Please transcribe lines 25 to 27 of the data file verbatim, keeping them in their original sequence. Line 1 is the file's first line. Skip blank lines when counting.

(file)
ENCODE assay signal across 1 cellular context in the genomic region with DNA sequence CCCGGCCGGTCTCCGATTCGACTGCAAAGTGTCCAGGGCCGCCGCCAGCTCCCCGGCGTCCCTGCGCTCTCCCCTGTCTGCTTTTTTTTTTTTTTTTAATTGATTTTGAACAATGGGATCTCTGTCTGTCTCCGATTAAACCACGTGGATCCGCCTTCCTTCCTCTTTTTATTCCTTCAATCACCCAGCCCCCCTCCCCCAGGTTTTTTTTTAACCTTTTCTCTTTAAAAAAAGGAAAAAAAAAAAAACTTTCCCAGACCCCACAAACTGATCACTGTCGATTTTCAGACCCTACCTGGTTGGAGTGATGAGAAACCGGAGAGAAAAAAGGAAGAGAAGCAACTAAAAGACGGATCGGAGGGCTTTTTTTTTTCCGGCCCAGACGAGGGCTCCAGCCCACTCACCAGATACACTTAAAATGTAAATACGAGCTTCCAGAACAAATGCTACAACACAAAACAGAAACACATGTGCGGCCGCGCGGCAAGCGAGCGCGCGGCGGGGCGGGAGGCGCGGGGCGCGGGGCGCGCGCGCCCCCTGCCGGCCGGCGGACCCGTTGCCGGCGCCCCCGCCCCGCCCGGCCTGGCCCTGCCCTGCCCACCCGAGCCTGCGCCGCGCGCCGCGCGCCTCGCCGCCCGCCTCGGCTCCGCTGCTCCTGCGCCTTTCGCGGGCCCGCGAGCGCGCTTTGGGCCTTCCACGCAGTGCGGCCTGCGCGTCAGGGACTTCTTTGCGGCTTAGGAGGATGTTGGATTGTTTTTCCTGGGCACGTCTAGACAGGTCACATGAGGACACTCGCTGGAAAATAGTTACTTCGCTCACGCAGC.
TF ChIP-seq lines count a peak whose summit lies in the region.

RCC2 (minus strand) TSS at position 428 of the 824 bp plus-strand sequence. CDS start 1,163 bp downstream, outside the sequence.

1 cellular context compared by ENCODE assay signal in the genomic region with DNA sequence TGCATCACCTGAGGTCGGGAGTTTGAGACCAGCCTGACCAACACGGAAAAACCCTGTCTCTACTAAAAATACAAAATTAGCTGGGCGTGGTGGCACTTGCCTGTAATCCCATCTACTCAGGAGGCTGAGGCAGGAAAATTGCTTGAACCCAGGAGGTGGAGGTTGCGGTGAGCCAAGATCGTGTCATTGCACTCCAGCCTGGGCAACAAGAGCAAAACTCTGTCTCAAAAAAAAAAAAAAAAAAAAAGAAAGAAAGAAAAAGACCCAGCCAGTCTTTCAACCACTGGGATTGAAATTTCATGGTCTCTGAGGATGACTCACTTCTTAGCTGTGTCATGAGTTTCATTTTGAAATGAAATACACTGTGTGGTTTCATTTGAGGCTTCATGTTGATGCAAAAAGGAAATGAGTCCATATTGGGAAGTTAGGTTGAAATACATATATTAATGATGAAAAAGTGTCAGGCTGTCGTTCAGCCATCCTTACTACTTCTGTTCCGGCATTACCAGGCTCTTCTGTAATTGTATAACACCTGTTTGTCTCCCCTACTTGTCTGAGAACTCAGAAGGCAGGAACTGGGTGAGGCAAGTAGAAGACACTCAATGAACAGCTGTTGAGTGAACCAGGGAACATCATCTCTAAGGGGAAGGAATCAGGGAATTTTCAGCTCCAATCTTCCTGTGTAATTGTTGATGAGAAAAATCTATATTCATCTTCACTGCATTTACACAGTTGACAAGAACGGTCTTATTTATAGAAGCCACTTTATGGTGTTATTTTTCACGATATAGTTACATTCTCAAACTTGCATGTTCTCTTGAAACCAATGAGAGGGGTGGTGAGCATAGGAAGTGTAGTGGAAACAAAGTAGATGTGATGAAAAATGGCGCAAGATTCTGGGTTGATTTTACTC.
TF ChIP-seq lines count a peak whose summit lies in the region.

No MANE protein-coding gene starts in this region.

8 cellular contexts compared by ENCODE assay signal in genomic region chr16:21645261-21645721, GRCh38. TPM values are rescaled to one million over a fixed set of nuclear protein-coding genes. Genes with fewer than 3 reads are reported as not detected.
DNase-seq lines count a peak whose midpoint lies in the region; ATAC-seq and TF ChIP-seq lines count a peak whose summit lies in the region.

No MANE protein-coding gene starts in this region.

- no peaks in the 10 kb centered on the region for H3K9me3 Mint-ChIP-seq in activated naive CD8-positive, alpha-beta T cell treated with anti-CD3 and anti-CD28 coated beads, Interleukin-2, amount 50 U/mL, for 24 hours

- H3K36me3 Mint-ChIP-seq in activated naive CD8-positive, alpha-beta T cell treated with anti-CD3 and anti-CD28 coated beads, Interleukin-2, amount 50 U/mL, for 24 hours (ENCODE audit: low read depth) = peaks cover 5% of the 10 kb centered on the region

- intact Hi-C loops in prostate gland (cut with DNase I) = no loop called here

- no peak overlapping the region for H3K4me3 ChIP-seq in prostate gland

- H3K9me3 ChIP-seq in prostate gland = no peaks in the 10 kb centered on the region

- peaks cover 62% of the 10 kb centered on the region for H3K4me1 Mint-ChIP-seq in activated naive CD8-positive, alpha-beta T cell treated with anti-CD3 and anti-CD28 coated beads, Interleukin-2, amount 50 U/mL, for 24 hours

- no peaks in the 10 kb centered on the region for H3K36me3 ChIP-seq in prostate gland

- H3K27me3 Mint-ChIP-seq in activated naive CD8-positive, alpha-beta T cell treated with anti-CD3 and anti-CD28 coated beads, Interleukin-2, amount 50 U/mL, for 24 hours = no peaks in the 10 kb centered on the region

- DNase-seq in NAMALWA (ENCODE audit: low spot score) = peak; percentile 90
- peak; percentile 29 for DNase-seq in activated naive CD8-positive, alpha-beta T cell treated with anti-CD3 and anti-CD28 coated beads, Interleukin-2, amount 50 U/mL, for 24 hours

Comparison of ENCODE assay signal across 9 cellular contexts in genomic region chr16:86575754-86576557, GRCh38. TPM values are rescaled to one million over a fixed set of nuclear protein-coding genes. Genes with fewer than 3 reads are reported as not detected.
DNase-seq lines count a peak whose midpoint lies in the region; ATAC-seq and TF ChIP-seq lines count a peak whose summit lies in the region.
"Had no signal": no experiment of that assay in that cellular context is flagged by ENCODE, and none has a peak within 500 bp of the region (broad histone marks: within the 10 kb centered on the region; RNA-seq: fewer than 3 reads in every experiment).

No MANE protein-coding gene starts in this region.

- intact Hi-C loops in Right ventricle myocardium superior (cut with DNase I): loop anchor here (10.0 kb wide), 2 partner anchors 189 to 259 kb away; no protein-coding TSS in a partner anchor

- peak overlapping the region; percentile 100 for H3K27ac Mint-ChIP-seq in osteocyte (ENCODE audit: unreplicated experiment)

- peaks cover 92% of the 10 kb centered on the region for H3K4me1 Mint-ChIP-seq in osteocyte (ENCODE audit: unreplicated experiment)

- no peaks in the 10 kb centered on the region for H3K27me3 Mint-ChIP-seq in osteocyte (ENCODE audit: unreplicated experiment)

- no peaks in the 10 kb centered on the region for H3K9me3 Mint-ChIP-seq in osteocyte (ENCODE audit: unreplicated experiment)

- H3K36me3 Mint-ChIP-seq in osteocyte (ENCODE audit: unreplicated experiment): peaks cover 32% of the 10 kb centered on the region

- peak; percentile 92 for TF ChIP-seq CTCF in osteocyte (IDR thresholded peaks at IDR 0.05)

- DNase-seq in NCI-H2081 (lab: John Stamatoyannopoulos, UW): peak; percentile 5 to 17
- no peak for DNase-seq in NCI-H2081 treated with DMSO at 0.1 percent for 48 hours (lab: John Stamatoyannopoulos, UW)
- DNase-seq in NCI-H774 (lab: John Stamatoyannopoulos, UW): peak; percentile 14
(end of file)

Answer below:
- peak overlapping the region; percentile 100 for H3K27ac Mint-ChIP-seq in osteocyte (ENCODE audit: unreplicated experiment)

- peaks cover 92% of the 10 kb centered on the region for H3K4me1 Mint-ChIP-seq in osteocyte (ENCODE audit: unreplicated experiment)

- no peaks in the 10 kb centered on the region for H3K27me3 Mint-ChIP-seq in osteocyte (ENCODE audit: unreplicated experiment)